3. A parent committee appointed non-members of the committee to its subcommittee. These appointments were never authorized by the assembly (c.f. p. 497, ll. 16-19). If the appointments are ratified by the assembly, does that also, by extension, also ratify all actions done by the subcommittee while the breach was occurring? Or, do the actions taken by the subcommittee also need to be ratified? If no one raises a point of order on the issue of continuing breach in this case, should the parliamentarian point out the error in proceedings?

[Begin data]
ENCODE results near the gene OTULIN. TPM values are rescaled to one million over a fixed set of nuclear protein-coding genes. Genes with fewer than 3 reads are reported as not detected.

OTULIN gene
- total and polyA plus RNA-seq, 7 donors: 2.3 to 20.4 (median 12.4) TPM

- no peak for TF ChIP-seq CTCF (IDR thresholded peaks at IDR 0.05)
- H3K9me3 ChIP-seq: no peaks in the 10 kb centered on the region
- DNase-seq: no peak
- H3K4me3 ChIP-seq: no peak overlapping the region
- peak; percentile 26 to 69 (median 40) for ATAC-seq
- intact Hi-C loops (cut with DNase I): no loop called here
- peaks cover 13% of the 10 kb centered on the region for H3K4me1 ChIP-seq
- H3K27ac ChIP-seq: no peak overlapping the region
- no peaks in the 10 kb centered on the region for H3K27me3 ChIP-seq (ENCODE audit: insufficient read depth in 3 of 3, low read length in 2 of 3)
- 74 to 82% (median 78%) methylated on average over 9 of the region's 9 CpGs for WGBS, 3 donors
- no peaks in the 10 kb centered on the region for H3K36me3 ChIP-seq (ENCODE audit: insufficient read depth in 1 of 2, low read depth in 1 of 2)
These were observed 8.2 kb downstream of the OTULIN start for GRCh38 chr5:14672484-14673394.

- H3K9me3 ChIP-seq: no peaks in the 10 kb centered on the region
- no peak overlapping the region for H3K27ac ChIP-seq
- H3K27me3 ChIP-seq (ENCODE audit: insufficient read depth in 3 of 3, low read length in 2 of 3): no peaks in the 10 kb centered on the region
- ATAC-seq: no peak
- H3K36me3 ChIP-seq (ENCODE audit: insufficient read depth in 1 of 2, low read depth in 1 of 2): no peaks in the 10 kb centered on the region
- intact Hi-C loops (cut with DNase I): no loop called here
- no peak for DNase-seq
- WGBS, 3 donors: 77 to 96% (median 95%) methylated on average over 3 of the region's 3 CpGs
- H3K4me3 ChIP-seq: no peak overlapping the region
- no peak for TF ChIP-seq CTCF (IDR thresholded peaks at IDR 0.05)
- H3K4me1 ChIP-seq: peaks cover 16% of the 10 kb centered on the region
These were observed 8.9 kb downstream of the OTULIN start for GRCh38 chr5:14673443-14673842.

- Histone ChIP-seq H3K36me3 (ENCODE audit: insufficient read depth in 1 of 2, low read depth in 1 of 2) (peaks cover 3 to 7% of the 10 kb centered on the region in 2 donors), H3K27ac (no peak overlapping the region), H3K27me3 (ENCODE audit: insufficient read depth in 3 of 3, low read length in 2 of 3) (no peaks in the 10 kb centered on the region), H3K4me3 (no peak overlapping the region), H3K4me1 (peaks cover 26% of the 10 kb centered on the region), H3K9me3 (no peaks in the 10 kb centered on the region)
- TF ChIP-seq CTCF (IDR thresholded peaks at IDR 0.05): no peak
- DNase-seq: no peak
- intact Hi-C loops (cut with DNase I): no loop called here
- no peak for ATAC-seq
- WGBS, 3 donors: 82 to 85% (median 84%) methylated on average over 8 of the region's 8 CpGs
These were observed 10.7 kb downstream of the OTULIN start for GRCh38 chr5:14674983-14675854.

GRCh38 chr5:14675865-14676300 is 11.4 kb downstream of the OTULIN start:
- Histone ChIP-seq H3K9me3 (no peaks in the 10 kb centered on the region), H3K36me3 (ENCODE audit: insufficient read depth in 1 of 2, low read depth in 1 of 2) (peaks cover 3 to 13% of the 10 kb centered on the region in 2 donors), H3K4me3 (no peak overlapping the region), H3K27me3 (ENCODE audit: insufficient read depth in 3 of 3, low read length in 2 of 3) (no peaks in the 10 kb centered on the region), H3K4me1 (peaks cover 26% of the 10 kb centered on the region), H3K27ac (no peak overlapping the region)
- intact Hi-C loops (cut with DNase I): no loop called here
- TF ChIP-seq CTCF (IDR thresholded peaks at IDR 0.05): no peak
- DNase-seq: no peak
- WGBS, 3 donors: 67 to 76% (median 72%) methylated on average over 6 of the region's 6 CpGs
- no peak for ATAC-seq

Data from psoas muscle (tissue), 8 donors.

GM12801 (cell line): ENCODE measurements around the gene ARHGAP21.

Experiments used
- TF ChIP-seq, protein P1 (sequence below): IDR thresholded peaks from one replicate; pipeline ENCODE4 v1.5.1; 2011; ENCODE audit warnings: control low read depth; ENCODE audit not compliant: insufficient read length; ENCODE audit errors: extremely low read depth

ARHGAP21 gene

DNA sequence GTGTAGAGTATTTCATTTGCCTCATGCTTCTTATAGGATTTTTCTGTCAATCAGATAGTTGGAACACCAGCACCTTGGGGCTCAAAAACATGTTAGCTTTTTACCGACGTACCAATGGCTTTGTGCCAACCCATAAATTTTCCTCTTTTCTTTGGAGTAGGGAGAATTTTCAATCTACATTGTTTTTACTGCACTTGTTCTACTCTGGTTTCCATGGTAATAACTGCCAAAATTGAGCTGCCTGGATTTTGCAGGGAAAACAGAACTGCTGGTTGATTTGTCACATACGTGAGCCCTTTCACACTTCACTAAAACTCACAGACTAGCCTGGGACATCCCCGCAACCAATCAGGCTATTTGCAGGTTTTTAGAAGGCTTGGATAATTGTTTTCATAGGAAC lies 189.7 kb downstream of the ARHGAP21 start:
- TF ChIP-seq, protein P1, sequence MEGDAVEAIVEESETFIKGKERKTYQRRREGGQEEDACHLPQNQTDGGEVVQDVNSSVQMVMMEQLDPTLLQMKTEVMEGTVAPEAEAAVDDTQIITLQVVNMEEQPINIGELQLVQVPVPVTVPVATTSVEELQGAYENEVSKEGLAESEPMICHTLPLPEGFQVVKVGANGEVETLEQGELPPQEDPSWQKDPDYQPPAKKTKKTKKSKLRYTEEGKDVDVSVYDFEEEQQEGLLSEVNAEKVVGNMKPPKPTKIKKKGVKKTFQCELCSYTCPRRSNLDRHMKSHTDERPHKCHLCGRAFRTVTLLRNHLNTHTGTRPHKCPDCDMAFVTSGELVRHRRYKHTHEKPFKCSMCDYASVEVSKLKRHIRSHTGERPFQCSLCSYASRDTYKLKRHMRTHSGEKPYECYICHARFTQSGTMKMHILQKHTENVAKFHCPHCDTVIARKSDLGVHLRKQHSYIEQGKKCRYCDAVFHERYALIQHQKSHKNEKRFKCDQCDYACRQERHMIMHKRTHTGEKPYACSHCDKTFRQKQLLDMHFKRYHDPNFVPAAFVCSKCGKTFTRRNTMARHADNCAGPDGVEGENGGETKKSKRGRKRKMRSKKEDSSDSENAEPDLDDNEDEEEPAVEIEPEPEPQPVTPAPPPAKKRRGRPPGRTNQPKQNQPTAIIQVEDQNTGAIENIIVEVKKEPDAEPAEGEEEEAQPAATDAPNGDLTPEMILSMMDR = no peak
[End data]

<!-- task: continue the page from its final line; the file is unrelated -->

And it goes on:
4. At a previous meeting, our Board voted 6-1 to adopt a motion that provides for the later selection of one of three possible vendors for a particular service "upon a written majority decision of the Board." Most of us interpreted this motion as a one-time special rule allowing for the selection to occur without a meeting, which was adopted by more than 2/3 majority vote with all members present (only one person voted no). The question is... does this written majority decision per the adopted motion still need to be ratified at the next meeting?